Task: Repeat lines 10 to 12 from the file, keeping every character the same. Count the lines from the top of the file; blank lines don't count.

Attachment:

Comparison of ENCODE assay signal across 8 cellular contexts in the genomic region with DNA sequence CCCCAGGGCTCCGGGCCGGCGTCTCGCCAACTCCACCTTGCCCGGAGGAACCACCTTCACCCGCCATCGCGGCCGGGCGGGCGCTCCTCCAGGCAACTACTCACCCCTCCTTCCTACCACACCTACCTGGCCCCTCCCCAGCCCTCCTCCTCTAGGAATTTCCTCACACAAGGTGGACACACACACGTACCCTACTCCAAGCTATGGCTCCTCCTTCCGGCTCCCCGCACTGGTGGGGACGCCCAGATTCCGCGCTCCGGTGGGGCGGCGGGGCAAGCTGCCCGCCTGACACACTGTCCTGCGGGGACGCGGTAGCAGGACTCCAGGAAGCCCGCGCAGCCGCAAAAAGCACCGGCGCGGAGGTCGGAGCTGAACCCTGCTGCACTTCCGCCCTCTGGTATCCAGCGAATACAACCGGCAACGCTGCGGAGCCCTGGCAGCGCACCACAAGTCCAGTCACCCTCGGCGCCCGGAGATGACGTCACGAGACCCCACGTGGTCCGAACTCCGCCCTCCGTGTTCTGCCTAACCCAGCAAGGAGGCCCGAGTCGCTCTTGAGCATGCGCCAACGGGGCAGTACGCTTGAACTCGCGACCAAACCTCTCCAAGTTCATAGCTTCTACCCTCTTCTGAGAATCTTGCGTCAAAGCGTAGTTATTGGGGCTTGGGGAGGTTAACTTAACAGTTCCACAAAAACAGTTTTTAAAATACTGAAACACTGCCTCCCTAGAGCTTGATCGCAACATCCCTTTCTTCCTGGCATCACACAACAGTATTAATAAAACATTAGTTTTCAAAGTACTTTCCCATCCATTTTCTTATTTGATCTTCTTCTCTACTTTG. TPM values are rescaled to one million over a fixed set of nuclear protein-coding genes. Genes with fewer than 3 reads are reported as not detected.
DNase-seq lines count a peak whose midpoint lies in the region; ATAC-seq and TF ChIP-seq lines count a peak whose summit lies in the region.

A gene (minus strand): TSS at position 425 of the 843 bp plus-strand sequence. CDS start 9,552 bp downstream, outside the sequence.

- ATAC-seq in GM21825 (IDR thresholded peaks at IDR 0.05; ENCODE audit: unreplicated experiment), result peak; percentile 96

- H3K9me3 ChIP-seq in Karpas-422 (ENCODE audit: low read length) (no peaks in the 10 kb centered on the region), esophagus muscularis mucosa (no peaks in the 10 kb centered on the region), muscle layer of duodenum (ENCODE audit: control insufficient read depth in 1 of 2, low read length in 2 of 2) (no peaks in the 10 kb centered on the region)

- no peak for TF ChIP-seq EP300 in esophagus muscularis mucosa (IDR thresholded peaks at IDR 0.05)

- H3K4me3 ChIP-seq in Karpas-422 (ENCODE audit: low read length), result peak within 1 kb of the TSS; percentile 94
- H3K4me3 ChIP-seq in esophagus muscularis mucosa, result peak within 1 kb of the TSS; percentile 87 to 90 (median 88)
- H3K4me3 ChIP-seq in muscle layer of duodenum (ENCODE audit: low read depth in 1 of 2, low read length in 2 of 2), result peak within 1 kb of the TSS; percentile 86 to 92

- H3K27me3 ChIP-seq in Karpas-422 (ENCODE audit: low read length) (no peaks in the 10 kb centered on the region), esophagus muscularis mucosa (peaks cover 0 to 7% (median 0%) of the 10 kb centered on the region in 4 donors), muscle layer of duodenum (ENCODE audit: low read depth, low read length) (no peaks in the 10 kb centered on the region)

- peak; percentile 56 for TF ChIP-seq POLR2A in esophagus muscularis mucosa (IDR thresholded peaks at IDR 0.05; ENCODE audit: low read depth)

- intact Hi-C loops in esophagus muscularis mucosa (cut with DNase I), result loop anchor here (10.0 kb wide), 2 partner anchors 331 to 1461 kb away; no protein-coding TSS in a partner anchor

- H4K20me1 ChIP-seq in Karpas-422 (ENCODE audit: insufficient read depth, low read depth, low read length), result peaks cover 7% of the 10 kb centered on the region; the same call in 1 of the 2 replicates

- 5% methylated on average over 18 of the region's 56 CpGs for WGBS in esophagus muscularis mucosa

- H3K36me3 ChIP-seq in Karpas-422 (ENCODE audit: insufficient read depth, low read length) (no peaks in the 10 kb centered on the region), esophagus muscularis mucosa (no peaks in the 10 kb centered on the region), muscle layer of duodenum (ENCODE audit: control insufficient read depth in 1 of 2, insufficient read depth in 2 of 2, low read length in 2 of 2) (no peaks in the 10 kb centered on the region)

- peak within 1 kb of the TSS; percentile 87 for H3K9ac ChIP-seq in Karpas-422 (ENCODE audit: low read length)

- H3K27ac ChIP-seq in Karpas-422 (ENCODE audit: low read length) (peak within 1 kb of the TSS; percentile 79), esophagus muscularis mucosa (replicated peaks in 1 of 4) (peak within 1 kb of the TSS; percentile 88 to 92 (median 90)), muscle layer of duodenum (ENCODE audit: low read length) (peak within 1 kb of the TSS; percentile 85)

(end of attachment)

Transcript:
- H3K27me3 ChIP-seq in Karpas-422 (ENCODE audit: low read length) (no peaks in the 10 kb centered on the region), esophagus muscularis mucosa (peaks cover 0 to 7% (median 0%) of the 10 kb centered on the region in 4 donors), muscle layer of duodenum (ENCODE audit: low read depth, low read length) (no peaks in the 10 kb centered on the region)

- peak; percentile 56 for TF ChIP-seq POLR2A in esophagus muscularis mucosa (IDR thresholded peaks at IDR 0.05; ENCODE audit: low read depth)

- intact Hi-C loops in esophagus muscularis mucosa (cut with DNase I), result loop anchor here (10.0 kb wide), 2 partner anchors 331 to 1461 kb away; no protein-coding TSS in a partner anchor